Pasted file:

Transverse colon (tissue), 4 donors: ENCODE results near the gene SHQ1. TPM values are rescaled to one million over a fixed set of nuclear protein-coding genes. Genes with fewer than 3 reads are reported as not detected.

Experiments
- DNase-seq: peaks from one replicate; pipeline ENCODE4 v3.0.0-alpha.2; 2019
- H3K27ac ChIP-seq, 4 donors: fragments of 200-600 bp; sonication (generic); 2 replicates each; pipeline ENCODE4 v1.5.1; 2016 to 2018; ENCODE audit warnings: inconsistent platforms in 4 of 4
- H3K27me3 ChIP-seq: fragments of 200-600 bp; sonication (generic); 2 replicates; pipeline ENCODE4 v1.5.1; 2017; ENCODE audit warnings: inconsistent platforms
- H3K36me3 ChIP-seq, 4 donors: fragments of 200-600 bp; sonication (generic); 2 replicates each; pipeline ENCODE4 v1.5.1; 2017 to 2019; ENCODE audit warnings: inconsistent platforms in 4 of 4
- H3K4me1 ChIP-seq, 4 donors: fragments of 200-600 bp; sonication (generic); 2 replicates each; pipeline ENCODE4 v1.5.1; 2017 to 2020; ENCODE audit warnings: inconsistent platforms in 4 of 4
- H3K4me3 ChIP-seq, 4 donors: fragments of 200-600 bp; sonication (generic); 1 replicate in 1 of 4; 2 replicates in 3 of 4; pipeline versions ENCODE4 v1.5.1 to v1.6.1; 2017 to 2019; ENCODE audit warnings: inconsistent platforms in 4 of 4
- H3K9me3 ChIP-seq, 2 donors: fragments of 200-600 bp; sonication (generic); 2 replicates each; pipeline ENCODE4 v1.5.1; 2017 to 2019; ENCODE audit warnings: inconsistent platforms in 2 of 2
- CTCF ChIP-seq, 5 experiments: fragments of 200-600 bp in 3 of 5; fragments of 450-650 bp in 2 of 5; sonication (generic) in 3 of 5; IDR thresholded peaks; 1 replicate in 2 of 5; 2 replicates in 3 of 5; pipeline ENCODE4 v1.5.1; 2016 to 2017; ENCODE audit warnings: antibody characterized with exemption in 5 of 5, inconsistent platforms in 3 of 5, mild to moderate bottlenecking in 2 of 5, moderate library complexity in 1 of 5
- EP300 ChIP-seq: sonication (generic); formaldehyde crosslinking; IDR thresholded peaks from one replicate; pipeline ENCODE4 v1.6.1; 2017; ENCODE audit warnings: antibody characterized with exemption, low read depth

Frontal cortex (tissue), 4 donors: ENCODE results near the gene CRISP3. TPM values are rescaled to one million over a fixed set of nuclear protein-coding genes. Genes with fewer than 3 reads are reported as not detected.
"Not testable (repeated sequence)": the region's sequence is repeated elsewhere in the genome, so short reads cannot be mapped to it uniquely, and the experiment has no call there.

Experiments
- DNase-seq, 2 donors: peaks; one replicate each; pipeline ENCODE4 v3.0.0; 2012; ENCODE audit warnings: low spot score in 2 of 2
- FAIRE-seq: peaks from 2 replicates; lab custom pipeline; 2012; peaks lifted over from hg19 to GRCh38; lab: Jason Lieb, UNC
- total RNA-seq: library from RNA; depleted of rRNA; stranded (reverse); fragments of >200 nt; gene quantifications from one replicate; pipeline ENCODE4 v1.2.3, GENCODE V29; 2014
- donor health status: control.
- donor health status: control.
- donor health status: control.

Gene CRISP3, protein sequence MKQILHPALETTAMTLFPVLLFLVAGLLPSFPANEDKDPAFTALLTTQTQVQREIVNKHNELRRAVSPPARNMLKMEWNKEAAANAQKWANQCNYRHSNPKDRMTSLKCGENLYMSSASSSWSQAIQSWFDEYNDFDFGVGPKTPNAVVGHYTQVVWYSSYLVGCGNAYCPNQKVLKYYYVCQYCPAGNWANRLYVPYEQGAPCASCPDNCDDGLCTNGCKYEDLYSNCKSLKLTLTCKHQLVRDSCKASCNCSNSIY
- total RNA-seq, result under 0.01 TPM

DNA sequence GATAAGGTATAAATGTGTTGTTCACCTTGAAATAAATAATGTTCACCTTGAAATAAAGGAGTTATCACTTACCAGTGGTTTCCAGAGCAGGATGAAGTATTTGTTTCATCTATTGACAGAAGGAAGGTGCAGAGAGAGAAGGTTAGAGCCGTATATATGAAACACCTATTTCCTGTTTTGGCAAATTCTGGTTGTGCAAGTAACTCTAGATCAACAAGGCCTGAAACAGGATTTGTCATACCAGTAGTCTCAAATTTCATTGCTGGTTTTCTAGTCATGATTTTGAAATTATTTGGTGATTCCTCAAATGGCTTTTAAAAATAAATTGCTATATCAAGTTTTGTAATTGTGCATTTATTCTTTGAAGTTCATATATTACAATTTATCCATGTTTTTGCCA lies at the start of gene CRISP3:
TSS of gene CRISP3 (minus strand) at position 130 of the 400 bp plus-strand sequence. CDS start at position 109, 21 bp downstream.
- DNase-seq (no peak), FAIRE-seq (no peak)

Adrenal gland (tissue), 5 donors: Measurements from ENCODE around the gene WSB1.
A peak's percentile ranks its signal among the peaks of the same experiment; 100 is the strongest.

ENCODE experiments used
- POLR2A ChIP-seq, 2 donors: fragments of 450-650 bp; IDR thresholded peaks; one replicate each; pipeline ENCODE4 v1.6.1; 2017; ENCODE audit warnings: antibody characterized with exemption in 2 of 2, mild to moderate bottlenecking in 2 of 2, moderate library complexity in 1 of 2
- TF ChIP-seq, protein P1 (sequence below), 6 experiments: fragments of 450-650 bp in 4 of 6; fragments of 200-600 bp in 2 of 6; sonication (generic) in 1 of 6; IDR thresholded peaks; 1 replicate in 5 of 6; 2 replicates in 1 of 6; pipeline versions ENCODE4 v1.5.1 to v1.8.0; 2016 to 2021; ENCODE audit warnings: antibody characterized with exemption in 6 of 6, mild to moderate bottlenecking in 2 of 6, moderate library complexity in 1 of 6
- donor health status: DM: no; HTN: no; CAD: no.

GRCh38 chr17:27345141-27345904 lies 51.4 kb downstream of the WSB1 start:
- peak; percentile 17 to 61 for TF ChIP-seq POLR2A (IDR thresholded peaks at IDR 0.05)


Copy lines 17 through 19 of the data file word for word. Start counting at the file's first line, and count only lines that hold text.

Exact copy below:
- total RNA-seq: library from RNA; depleted of rRNA; stranded (reverse); fragments of >200 nt; gene quantifications from one replicate; pipeline ENCODE4 v1.2.3, GENCODE V29; 2014
- donor health status: control.
- donor health status: control.